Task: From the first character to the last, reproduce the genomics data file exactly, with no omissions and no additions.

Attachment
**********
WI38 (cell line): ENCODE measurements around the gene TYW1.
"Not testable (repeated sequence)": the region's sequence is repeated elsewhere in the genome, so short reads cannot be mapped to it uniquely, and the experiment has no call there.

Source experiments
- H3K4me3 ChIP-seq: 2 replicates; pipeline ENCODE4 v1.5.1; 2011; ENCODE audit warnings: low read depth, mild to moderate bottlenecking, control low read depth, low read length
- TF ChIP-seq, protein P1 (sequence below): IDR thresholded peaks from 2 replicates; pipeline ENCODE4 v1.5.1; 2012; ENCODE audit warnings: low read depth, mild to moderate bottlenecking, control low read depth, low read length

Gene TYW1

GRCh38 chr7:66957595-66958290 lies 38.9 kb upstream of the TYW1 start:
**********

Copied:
WI38 (cell line): ENCODE measurements around the gene TYW1.
"Not testable (repeated sequence)": the region's sequence is repeated elsewhere in the genome, so short reads cannot be mapped to it uniquely, and the experiment has no call there.

Source experiments
- H3K4me3 ChIP-seq: 2 replicates; pipeline ENCODE4 v1.5.1; 2011; ENCODE audit warnings: low read depth, mild to moderate bottlenecking, control low read depth, low read length
- TF ChIP-seq, protein P1 (sequence below): IDR thresholded peaks from 2 replicates; pipeline ENCODE4 v1.5.1; 2012; ENCODE audit warnings: low read depth, mild to moderate bottlenecking, control low read depth, low read length

Gene TYW1

GRCh38 chr7:66957595-66958290 lies 38.9 kb upstream of the TYW1 start: